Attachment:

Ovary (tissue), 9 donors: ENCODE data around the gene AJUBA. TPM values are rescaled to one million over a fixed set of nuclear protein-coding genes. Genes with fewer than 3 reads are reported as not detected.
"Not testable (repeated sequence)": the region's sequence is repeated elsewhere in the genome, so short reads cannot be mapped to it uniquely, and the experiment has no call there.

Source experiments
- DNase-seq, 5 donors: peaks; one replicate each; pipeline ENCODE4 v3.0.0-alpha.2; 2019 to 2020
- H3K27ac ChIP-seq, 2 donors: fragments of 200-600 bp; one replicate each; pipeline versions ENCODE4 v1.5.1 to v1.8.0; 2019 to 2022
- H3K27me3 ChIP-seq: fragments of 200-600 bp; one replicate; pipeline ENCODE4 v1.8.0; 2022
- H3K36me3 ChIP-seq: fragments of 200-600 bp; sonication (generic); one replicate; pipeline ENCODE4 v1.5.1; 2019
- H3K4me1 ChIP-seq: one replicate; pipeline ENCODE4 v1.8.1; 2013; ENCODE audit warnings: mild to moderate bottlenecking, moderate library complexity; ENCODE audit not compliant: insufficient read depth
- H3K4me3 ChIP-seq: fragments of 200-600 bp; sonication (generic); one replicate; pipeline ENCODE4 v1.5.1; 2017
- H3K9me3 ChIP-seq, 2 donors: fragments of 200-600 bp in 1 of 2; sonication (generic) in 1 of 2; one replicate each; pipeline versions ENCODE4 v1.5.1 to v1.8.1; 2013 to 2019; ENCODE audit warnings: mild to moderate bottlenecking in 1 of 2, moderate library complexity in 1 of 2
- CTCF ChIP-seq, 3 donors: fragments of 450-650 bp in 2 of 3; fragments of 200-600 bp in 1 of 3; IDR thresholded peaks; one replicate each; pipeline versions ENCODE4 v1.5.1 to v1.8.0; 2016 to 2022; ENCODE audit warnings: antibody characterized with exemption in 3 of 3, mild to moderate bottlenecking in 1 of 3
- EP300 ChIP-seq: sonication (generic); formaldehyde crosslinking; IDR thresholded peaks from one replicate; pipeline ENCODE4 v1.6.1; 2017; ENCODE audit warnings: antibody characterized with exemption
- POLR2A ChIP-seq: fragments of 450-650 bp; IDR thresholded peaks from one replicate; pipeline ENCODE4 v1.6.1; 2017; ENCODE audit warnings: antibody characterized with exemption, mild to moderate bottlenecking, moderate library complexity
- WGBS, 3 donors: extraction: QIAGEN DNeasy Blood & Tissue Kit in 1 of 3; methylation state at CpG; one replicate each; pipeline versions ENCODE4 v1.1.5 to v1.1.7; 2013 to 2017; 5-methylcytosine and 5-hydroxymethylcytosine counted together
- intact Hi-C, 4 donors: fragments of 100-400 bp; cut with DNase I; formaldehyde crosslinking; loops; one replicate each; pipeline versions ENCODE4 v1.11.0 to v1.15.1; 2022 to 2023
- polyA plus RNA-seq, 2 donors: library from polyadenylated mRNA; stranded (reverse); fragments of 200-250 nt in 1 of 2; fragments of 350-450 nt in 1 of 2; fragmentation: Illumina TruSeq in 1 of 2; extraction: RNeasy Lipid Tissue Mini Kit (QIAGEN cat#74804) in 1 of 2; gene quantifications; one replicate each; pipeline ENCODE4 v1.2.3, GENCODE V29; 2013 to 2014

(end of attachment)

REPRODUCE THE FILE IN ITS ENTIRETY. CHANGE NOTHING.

Ovary (tissue), 9 donors: ENCODE data around the gene AJUBA. TPM values are rescaled to one million over a fixed set of nuclear protein-coding genes. Genes with fewer than 3 reads are reported as not detected.
"Not testable (repeated sequence)": the region's sequence is repeated elsewhere in the genome, so short reads cannot be mapped to it uniquely, and the experiment has no call there.

Source experiments
- DNase-seq, 5 donors: peaks; one replicate each; pipeline ENCODE4 v3.0.0-alpha.2; 2019 to 2020
- H3K27ac ChIP-seq, 2 donors: fragments of 200-600 bp; one replicate each; pipeline versions ENCODE4 v1.5.1 to v1.8.0; 2019 to 2022
- H3K27me3 ChIP-seq: fragments of 200-600 bp; one replicate; pipeline ENCODE4 v1.8.0; 2022
- H3K36me3 ChIP-seq: fragments of 200-600 bp; sonication (generic); one replicate; pipeline ENCODE4 v1.5.1; 2019
- H3K4me1 ChIP-seq: one replicate; pipeline ENCODE4 v1.8.1; 2013; ENCODE audit warnings: mild to moderate bottlenecking, moderate library complexity; ENCODE audit not compliant: insufficient read depth
- H3K4me3 ChIP-seq: fragments of 200-600 bp; sonication (generic); one replicate; pipeline ENCODE4 v1.5.1; 2017
- H3K9me3 ChIP-seq, 2 donors: fragments of 200-600 bp in 1 of 2; sonication (generic) in 1 of 2; one replicate each; pipeline versions ENCODE4 v1.5.1 to v1.8.1; 2013 to 2019; ENCODE audit warnings: mild to moderate bottlenecking in 1 of 2, moderate library complexity in 1 of 2
- CTCF ChIP-seq, 3 donors: fragments of 450-650 bp in 2 of 3; fragments of 200-600 bp in 1 of 3; IDR thresholded peaks; one replicate each; pipeline versions ENCODE4 v1.5.1 to v1.8.0; 2016 to 2022; ENCODE audit warnings: antibody characterized with exemption in 3 of 3, mild to moderate bottlenecking in 1 of 3
- EP300 ChIP-seq: sonication (generic); formaldehyde crosslinking; IDR thresholded peaks from one replicate; pipeline ENCODE4 v1.6.1; 2017; ENCODE audit warnings: antibody characterized with exemption
- POLR2A ChIP-seq: fragments of 450-650 bp; IDR thresholded peaks from one replicate; pipeline ENCODE4 v1.6.1; 2017; ENCODE audit warnings: antibody characterized with exemption, mild to moderate bottlenecking, moderate library complexity
- WGBS, 3 donors: extraction: QIAGEN DNeasy Blood & Tissue Kit in 1 of 3; methylation state at CpG; one replicate each; pipeline versions ENCODE4 v1.1.5 to v1.1.7; 2013 to 2017; 5-methylcytosine and 5-hydroxymethylcytosine counted together
- intact Hi-C, 4 donors: fragments of 100-400 bp; cut with DNase I; formaldehyde crosslinking; loops; one replicate each; pipeline versions ENCODE4 v1.11.0 to v1.15.1; 2022 to 2023
- polyA plus RNA-seq, 2 donors: library from polyadenylated mRNA; stranded (reverse); fragments of 200-250 nt in 1 of 2; fragments of 350-450 nt in 1 of 2; fragmentation: Illumina TruSeq in 1 of 2; extraction: RNeasy Lipid Tissue Mini Kit (QIAGEN cat#74804) in 1 of 2; gene quantifications; one replicate each; pipeline ENCODE4 v1.2.3, GENCODE V29; 2013 to 2014